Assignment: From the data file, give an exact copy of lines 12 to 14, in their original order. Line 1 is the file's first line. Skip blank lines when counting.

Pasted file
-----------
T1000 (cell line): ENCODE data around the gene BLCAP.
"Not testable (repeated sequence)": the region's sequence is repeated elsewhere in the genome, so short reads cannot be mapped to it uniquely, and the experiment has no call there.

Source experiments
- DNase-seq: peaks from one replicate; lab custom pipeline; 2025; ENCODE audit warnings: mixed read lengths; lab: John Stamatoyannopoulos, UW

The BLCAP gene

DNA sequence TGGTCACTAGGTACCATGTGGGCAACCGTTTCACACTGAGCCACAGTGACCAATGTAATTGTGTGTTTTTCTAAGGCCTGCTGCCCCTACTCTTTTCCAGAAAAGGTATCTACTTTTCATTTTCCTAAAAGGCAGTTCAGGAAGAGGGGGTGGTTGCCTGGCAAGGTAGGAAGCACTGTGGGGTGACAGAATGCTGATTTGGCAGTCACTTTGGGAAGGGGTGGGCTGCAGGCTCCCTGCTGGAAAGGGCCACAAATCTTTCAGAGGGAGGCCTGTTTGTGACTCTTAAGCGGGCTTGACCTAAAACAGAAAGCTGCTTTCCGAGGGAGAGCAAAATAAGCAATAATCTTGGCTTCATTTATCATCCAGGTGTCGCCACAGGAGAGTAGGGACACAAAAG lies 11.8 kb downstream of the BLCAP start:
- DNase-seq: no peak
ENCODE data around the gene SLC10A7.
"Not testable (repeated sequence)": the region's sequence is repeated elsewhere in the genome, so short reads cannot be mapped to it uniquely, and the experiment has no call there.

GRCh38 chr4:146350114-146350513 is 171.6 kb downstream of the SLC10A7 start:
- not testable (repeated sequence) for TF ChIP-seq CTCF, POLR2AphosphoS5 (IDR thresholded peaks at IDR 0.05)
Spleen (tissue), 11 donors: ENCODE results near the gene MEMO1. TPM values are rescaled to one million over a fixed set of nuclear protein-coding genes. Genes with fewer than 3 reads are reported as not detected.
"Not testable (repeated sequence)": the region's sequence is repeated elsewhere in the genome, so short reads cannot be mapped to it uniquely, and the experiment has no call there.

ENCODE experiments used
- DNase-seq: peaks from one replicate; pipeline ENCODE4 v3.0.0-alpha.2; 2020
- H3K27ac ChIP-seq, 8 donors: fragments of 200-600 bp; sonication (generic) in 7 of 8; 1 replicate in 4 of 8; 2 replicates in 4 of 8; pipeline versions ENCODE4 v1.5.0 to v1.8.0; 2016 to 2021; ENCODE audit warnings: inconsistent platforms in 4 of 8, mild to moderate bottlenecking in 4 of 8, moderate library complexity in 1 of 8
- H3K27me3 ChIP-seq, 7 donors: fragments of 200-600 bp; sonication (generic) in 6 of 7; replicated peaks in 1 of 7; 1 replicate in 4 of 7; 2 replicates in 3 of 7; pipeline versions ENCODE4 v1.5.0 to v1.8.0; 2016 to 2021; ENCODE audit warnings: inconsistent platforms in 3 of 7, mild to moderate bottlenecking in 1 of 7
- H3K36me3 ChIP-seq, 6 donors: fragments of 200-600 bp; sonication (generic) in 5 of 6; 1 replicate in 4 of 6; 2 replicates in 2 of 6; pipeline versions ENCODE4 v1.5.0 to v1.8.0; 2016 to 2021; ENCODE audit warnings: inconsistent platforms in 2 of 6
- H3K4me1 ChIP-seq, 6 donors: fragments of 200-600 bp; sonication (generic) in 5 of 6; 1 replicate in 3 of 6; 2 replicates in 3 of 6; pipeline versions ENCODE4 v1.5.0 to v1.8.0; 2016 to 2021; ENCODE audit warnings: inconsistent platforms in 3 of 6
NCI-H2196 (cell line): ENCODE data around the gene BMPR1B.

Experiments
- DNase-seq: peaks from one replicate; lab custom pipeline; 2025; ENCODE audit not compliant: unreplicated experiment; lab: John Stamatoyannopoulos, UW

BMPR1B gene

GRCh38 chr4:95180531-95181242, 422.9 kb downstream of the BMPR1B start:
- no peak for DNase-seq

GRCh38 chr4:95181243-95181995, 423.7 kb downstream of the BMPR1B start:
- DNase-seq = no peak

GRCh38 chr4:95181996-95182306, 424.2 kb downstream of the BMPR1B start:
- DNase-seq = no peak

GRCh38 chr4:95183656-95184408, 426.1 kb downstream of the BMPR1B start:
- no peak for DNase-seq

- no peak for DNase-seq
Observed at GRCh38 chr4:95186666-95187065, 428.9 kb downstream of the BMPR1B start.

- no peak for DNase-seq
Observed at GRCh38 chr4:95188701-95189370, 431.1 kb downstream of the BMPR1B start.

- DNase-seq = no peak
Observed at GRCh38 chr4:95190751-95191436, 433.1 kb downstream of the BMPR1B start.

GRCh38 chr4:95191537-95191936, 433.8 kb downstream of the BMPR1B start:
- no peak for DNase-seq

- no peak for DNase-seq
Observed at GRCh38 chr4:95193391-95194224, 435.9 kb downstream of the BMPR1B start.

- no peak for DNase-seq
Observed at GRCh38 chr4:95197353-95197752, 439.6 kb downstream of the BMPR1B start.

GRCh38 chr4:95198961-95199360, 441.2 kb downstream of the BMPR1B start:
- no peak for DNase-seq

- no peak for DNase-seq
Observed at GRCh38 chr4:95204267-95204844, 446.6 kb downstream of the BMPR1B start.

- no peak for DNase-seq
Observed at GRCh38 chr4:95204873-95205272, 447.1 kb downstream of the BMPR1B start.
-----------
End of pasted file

Spleen (tissue), 11 donors: ENCODE results near the gene MEMO1. TPM values are rescaled to one million over a fixed set of nuclear protein-coding genes. Genes with fewer than 3 reads are reported as not detected.
"Not testable (repeated sequence)": the region's sequence is repeated elsewhere in the genome, so short reads cannot be mapped to it uniquely, and the experiment has no call there.

ENCODE experiments used